A key part of the Dance Mapping research will involve visiting communities across Canada to make presentations about the study and to have conversations with you about dance in Canada.
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November 20, 2013 in Vancouver, BC
Moving Strategies: Canadian Dance Assembly's National Conference
Speakers: Caroline Lussier, Lys Stevens, Doug Durand
The Map of Dance in Canada is on line! Come and learn how we are building it.
Location: Scotiabank Dance Centre, Faris Family Production Studio (677 Davie St. – Level 1)
November 19, 2013
Today the Canada Council for the Arts and the Ontario Arts Council launch the first-ever, nation-wide online dance survey, administered by EKOS Research Associates. Watch this short video to learn more.
Do you dance? Take the survey! All dancers, choreographers and dance teachers over 16 years of age are invited to participate. It takes about 10 minutes to complete. Share the survey link with your networks. The results will be shared through reports and graphics on the Canada Council web site.
Follow the conversation on Twitter using the hashtag #yesIdance.
October 20-22, 2012, Ottawa, Ontario
Caroline Lussier (Head, Dance Section, Canada Council for the Arts) and Myles Warren (Dance and Awards Officer, Ontario Arts Council) will offer a presentation on the Canada Dance Mapping Study at the Canadian Dance Assembly National Conference. For more details please visit the Canada Dance Assembly website.
June 12, 2012, Ottawa, Ontario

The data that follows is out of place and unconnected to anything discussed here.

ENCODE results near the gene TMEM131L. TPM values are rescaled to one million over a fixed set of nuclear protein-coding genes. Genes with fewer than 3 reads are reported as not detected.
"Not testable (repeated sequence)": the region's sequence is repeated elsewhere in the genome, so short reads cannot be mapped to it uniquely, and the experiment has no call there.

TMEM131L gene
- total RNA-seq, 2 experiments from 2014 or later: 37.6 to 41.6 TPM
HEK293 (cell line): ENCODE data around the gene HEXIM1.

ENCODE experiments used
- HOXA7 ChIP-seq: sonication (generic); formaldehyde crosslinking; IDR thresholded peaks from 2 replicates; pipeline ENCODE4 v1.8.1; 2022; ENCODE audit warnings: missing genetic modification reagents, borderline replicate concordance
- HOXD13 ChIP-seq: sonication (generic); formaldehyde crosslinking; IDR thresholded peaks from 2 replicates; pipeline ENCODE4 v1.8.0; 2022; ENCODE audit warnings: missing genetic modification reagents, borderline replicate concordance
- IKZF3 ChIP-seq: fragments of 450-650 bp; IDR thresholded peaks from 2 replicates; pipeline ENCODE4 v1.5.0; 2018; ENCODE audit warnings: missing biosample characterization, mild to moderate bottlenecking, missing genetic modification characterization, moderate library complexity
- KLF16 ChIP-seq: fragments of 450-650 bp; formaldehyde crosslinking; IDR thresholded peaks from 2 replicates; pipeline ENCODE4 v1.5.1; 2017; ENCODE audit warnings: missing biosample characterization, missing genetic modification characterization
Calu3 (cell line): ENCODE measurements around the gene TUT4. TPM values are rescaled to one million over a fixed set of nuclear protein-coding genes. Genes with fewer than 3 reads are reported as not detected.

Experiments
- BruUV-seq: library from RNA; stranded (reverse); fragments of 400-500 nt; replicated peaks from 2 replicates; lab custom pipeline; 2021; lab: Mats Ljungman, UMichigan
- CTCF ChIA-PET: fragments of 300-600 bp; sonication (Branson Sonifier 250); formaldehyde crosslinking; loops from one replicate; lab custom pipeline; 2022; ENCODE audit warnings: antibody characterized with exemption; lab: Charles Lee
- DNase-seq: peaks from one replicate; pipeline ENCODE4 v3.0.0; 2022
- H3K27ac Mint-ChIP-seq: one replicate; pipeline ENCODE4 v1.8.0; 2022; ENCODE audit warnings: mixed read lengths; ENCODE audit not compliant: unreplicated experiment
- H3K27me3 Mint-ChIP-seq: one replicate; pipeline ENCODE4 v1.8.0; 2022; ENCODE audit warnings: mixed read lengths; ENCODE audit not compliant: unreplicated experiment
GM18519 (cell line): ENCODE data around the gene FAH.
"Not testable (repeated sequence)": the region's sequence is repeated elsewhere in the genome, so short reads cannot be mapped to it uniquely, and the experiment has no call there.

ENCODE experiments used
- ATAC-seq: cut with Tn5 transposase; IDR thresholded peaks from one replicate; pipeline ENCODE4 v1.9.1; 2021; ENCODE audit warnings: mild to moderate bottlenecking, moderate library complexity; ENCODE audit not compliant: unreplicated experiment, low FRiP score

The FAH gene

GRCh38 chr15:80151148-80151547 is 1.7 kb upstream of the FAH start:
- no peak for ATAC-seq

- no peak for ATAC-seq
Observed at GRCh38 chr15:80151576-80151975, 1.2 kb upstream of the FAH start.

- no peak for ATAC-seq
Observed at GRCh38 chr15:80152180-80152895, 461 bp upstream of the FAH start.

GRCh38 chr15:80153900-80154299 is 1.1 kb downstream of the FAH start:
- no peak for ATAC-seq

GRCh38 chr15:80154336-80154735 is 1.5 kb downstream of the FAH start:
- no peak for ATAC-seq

You are cordially invited to a presentation about the progress of the Canada Dance Mapping Study. The presentation will be given by Caroline Lussier, Section Head, Dance, Canada Council for the Arts, and Myles Warren, Dance and Awards, Ontario Arts Council. A question and answer session will follow. The Canada Council would like to thank the Canada Dance Festival for its generous assistance.
June 7, 2012, Montreal, Quebec
You are cordially invited to a presentation by the Canada Council about the progress of the dance mapping study. The presentation will be followed by a question and answer session. The Canada Council would like to thank the Regroupement québécois de la danse and the Festival TransAmériques for their generous assistance.
May 10, 2012 , Winnipeg, Manitoba
Starting at 4:30 pm, at the Royal Winnipeg Ballet’s offices (380 Graham Avenue, Winnipeg). The bilingual session will begin with a presentation by Caroline Lussier, Head of the Dance Section, and Ellen Busby, Dance Program Officer and Study Co-Chair, both from the Canada Council. A question & answer session will follow. We’d like you to join us. Feel free to forward this to anyone connected to dance.
October 22, 2011 in Calgary, Alberta
Caroline Lussier (Head of Dance Section, Canada Council) will present information on the dance mapping study as part of CanDance's Annual General/Networking Meeting. For more information visit the CanDance website.
November 23-26, 2011 in Vancouver, B.C.
Caroline Lussier (Head of Dance Section, Canada Council) will present information on the dance mapping study as part of The Dance Centre's Dance in Vancouver. The specific date and time are to be confirmed. For more information visit The Dance Centre website.
‘Dance Conversation’ kicks off the project